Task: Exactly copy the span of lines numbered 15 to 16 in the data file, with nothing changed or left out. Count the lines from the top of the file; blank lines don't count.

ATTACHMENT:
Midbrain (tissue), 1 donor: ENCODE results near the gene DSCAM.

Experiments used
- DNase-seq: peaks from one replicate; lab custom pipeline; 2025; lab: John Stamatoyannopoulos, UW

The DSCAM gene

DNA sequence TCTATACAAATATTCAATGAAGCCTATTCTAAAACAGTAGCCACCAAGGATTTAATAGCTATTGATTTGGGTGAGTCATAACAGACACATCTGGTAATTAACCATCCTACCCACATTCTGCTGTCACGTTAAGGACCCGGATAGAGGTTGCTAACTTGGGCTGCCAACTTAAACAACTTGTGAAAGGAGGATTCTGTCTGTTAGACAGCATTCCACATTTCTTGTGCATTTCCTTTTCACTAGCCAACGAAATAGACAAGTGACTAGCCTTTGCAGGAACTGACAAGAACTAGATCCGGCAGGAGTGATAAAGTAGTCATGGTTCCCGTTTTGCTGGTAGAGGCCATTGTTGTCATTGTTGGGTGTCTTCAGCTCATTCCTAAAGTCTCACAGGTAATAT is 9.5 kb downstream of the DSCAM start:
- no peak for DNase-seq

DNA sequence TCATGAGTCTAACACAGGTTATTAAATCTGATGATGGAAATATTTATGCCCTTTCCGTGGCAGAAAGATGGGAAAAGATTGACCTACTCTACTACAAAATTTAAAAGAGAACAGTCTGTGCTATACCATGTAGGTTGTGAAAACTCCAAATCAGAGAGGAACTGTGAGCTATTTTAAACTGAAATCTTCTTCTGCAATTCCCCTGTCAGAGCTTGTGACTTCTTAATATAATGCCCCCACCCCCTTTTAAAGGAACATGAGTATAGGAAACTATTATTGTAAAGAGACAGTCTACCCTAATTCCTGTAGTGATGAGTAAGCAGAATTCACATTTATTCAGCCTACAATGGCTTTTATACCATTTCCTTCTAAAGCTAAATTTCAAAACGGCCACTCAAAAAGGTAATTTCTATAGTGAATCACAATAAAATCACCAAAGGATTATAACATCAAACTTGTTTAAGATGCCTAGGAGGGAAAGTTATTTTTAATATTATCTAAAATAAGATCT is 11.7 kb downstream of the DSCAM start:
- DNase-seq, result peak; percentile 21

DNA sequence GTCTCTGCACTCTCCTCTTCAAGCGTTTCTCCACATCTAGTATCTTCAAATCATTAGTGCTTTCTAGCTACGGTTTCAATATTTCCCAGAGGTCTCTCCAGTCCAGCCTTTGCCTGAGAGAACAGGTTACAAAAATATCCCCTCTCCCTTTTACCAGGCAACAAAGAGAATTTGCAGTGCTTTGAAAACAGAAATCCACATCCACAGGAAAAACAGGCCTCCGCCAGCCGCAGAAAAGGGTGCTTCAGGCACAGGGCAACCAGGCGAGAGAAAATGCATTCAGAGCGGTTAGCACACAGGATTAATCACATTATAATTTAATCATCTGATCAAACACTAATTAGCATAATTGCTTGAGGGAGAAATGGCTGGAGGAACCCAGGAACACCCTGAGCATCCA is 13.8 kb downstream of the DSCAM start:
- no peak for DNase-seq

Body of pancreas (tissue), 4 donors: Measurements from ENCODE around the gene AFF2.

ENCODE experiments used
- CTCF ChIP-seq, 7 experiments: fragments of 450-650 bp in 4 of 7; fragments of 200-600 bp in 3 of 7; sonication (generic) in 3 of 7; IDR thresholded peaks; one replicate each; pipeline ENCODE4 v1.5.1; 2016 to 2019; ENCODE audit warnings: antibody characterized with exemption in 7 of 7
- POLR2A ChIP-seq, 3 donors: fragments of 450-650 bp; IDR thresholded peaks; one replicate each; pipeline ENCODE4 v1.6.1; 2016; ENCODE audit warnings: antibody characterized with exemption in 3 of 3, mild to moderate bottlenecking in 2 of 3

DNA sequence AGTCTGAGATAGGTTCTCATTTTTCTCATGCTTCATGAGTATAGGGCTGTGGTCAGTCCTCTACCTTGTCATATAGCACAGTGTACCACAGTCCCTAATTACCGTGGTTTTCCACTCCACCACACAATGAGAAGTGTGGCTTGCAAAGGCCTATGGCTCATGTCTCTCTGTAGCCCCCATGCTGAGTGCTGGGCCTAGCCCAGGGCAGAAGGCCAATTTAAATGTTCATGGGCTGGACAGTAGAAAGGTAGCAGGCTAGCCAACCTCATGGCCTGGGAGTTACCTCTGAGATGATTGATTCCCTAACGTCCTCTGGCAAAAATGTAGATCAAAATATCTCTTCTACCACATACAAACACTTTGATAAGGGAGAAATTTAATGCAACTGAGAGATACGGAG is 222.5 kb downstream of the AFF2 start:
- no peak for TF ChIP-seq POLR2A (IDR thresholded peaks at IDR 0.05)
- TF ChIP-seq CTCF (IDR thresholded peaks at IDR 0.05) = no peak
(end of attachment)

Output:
DNA sequence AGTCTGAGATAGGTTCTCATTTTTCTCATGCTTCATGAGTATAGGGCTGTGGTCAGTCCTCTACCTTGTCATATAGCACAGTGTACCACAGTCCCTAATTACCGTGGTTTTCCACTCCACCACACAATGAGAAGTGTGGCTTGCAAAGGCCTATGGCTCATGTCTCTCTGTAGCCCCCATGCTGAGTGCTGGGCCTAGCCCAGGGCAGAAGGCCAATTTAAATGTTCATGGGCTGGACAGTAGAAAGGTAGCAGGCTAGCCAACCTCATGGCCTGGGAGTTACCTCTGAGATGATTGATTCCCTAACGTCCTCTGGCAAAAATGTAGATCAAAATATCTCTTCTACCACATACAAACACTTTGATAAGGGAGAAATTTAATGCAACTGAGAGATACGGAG is 222.5 kb downstream of the AFF2 start:
- no peak for TF ChIP-seq POLR2A (IDR thresholded peaks at IDR 0.05)